Medical practices face a variety of risks related to staff misconduct. This article explores the potential risk areas and provides recommendations for minimizing them.
DEALING WITH A COLLEAGUE’S MISCONDUCT is never pleasant, but always necessary, as the failure to address a problem promptly and appropriately increases the legal, financial, and reputational risks to your organization.
As a physician leader, you probably deal with events that expose your organization to potential legal liability. With the ever-increasing emphasis on quality of care, the ongoing global health emergency caused by COVID-19, and the corresponding increase in scrutiny on healthcare providers, review of alleged misconduct is likely to become even more intense in the coming months.
In addition, patients are increasingly prone to questioning physician behavior and are less forgiving of adverse events than they may have been in years past.
Physician leaders play an essential role in protecting healthcare organizations and their assets. Although the laws vary from state to state, at minimum, physician leaders have a legal duty to their colleagues to exercise appropriate business judgment in any matter involving possible misconduct within their organization. Successful leaders, however, will do more to protect their organizations than simply meet the minimum level of business judgment.
In this article, we highlight some of the potential risk areas facing medical practices, provide recommendations for minimizing those risks, and offer a checklist to help you deal effectively with problems when they arise.
As a physician leader, you may face a wide range of scenarios, such as when a physician:
- Is charged with a felony or a misdemeanor.
- Has been disciplined through revocation, suspension, restriction, or limitation of privileges and/or medical licensure.
- Is practicing medicine without a license, including through telemedicine.
- Has violated a rule or order promulgated by the applicable Board of Medicine or a state or federal law relating to the practice of medicine.
- Is engaging in any unethical conduct, such as conduct likely to deceive, defraud, or harm the public, or demonstrating a willful or careless disregard for the health, welfare, or safety of a patient or staff.
- Is engaging in medical practice that creates unnecessary danger to a patient’s life, health, or safety.
- Performed a medical or surgical procedure without obtaining appropriate informed consent or, if applicable, the permission of the group or an institution.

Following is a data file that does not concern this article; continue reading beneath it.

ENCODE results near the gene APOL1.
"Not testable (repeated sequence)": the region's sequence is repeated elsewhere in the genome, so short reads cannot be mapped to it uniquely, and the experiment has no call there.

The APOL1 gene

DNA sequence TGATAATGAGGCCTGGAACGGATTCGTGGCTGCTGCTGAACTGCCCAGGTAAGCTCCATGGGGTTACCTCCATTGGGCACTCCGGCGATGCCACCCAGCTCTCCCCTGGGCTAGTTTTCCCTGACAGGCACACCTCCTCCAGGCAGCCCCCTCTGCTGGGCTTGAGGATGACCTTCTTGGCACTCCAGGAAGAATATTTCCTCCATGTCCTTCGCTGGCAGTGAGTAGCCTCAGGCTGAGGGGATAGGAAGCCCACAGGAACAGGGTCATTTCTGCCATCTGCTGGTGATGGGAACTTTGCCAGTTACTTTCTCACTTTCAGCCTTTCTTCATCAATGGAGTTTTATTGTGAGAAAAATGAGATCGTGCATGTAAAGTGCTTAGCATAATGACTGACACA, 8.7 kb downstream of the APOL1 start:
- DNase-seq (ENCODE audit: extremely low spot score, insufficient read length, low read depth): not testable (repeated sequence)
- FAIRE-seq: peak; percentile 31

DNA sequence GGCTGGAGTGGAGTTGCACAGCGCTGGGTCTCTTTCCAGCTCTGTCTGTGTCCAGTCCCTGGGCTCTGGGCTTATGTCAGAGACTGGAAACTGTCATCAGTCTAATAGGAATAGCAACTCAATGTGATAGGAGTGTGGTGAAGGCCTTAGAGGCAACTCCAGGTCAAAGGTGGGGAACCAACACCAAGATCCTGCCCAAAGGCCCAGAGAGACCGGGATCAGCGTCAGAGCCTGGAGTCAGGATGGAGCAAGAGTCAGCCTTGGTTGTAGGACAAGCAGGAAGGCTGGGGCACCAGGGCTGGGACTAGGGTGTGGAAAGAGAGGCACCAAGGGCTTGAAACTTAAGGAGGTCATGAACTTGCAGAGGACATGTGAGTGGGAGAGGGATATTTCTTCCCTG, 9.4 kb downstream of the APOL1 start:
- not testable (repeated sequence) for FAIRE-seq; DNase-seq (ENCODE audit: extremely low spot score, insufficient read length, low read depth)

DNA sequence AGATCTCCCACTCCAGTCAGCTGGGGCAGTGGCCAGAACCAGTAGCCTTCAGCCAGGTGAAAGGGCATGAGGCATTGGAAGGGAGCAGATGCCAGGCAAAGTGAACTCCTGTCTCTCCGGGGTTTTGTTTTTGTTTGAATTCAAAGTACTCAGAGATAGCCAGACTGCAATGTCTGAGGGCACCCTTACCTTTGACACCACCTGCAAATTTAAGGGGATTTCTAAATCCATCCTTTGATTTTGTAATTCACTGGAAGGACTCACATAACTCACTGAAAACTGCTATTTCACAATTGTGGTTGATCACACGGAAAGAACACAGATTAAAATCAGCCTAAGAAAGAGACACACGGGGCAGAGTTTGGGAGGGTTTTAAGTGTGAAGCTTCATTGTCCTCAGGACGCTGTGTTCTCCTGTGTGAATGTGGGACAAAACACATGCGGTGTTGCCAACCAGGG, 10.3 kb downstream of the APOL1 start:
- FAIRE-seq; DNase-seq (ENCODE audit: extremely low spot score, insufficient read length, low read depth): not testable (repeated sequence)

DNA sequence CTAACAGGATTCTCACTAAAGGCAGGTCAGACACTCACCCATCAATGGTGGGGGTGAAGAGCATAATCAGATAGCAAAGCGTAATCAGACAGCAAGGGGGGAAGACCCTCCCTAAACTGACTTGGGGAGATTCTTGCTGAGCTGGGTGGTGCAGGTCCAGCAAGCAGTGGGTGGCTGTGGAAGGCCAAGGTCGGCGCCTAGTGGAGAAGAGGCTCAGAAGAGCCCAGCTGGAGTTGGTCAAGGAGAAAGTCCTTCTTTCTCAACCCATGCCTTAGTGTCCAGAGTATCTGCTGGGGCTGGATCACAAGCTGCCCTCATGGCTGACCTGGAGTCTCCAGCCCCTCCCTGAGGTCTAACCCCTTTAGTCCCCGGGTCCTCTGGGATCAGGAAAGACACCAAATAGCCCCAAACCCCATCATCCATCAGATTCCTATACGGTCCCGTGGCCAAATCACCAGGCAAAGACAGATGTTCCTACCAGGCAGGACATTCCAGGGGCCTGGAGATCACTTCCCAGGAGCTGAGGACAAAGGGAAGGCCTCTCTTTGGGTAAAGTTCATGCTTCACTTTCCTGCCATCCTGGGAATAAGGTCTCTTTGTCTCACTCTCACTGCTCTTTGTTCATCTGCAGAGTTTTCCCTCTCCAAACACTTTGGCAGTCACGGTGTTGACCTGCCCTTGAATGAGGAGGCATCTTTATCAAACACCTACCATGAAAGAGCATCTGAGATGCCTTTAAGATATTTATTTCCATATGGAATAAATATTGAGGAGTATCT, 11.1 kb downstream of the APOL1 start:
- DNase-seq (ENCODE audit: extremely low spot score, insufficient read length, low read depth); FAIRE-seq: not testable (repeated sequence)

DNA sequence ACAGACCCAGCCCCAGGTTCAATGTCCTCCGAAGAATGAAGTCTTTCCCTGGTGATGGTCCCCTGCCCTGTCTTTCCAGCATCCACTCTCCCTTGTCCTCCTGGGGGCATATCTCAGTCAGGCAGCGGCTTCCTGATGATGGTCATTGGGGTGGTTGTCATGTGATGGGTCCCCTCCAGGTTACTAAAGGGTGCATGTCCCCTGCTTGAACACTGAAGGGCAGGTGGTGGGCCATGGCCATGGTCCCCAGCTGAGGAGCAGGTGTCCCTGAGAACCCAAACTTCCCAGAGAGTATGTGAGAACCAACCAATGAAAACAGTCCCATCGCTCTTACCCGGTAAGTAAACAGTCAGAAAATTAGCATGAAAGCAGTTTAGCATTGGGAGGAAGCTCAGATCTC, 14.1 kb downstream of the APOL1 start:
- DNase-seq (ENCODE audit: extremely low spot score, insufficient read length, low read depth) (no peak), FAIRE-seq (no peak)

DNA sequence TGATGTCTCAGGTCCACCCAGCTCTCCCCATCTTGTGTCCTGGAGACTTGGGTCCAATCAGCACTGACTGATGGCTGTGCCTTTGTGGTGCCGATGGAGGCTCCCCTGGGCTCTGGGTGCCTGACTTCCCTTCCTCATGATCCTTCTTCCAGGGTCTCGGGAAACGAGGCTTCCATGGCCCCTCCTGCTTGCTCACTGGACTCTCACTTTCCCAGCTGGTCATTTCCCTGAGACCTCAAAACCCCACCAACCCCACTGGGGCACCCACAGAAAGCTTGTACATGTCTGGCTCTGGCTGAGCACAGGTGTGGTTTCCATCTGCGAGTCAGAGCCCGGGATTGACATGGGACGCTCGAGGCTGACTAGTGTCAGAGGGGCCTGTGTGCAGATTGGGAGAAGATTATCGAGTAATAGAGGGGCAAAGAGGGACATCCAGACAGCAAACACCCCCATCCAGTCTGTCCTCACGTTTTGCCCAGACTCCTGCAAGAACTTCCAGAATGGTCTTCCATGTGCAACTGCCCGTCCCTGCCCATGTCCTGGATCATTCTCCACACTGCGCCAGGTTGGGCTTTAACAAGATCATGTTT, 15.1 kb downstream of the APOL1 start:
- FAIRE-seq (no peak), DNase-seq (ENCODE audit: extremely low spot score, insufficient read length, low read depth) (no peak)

- Failed to supervise another practitioner under a agreement with the Board of Medicine or corrective action plan of the group.
- Has been adjudicated to be mentally incompetent or mentally ill, or a chemically dependent person, a person dangerous to the public, a sexually dangerous person, or a person who has a sexual psychopathic personality by a court of competent jurisdiction.
- Is unable to practice medicine with reasonable skill and safety by reason of illness; intoxication; use of drugs, narcotics, chemicals, or any other type of material; or as a result of any mental or physical condition, including deterioration through the aging process or loss of motor skills.
- Is addicted or habituated to a drug or intoxicant.
- Has diverted drugs or medical supplies for personal use.
- Has, without authorization, disclosed a privileged communication from or relating to a patient.
- Is exhibiting chronic tardiness in the completion of medical records such that the care of a patient might be compromised or the group might be exposed to an increased risk of liability.
- Has falsified or improperly altered medical records.
- Has engaged in fee splitting, improper referrals, and financial conflicts of interest.
- Is engaging in abusive or fraudulent billing practices, including violations of the federal
- Medicare and Medicaid laws or state medical assistance laws.
- Is prescribing a drug or device for reasons other than medically accepted therapeutic, experimental, or investigative purposes authorized by a state or federal agency, or referring a patient to any healthcare provider for services or tests not medically indicated at the time of referral.
- Has engaged in misconduct in connection with treating a peer or a colleague, especially in connection with prescriptions for controlled substances.
- Is engaging in conduct with a patient and/or staff member that is sexual or may reasonably be interpreted by the patient or staff member as sexual, or in any verbal behavior that is or may reasonably be interpreted as seductive or sexually demeaning to a patient or to a staff member.
- Is engaging in conduct that might reasonably be interpreted to create a hostile environment in the workplace.